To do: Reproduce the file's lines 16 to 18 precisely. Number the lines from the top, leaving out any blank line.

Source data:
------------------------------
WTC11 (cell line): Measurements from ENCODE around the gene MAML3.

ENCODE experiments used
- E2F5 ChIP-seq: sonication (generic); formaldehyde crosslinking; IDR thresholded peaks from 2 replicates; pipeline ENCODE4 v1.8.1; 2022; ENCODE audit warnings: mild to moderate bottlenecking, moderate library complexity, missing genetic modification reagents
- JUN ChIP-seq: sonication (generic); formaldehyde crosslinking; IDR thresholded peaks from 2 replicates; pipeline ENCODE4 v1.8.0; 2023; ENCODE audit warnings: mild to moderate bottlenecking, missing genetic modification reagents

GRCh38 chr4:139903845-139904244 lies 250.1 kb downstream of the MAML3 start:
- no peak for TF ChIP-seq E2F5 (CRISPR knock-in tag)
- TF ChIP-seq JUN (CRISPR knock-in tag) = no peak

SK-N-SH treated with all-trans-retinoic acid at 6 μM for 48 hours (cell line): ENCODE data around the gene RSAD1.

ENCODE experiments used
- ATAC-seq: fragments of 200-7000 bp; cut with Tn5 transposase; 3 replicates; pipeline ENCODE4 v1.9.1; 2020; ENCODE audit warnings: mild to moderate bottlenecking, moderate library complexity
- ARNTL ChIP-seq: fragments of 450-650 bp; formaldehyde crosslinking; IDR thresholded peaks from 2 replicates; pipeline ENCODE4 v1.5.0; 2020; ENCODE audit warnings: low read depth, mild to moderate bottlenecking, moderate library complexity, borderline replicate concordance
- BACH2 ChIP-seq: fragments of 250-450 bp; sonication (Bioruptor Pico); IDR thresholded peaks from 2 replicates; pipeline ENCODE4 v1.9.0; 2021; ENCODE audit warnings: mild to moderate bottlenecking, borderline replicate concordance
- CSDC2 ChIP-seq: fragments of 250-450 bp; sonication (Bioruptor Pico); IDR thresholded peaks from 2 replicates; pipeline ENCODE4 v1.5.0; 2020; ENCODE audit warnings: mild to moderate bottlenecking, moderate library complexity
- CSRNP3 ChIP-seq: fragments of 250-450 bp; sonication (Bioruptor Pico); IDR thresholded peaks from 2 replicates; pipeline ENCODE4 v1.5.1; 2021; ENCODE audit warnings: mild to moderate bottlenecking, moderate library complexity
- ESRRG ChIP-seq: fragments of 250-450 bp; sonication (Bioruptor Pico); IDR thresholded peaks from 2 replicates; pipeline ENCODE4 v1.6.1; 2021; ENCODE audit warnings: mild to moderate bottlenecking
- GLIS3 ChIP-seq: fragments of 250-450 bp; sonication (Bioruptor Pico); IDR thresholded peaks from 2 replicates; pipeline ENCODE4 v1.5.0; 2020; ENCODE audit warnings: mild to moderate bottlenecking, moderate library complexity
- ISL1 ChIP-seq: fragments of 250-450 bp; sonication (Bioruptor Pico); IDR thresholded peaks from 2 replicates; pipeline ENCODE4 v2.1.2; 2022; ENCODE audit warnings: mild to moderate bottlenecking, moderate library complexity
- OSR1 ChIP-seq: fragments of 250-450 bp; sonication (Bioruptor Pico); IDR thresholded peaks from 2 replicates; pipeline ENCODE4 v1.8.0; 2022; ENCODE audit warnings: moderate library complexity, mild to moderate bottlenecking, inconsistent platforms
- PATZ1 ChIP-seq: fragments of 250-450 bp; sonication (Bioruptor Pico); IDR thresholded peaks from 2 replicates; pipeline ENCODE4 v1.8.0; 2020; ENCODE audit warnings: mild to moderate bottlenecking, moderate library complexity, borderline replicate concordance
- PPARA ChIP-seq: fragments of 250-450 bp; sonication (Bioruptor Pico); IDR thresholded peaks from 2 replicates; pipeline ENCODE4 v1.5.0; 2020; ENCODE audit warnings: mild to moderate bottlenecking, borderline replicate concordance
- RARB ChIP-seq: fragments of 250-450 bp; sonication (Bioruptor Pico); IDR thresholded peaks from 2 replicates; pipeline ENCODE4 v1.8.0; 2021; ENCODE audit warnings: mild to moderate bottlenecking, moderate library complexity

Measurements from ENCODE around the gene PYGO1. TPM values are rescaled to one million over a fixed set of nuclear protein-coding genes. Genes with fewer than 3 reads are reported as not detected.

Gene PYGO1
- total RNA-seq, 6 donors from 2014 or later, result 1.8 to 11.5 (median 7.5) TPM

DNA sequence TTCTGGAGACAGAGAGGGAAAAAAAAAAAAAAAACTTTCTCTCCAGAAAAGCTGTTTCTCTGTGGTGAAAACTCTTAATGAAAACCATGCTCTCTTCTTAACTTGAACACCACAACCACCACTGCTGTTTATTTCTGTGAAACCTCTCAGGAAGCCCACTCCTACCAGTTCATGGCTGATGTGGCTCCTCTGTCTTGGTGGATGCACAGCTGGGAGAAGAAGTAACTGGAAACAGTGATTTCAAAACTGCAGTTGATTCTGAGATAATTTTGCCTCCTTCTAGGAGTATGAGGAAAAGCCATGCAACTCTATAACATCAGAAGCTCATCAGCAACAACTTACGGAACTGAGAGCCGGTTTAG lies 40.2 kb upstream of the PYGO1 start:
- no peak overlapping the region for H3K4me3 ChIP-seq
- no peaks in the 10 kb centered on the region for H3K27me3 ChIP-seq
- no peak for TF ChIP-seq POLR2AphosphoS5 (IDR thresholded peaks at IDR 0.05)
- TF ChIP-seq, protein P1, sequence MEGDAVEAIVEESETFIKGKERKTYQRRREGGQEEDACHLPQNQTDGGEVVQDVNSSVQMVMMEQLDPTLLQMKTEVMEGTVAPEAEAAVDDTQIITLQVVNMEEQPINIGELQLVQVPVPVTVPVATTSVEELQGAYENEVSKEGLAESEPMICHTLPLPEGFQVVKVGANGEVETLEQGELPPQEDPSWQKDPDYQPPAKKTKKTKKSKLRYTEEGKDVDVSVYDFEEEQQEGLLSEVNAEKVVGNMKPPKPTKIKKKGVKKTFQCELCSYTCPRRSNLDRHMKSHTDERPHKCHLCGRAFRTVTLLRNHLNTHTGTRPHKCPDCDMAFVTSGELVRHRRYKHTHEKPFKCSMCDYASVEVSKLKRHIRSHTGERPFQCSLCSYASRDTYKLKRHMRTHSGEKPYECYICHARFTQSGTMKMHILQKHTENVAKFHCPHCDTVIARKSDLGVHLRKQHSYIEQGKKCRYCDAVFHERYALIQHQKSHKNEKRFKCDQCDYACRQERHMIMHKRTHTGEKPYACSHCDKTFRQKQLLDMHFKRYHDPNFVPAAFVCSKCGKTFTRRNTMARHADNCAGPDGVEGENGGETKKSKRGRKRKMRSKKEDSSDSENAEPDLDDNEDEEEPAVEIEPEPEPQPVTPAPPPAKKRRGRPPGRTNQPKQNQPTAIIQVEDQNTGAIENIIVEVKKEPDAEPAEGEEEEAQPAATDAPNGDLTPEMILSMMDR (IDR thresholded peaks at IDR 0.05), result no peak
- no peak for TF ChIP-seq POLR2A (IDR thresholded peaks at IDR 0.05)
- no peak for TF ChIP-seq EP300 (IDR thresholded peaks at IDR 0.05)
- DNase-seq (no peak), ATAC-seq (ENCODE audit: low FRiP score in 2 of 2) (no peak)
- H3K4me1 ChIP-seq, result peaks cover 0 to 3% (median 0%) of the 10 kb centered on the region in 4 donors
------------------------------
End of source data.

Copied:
- GLIS3 ChIP-seq: fragments of 250-450 bp; sonication (Bioruptor Pico); IDR thresholded peaks from 2 replicates; pipeline ENCODE4 v1.5.0; 2020; ENCODE audit warnings: mild to moderate bottlenecking, moderate library complexity
- ISL1 ChIP-seq: fragments of 250-450 bp; sonication (Bioruptor Pico); IDR thresholded peaks from 2 replicates; pipeline ENCODE4 v2.1.2; 2022; ENCODE audit warnings: mild to moderate bottlenecking, moderate library complexity
- OSR1 ChIP-seq: fragments of 250-450 bp; sonication (Bioruptor Pico); IDR thresholded peaks from 2 replicates; pipeline ENCODE4 v1.8.0; 2022; ENCODE audit warnings: moderate library complexity, mild to moderate bottlenecking, inconsistent platforms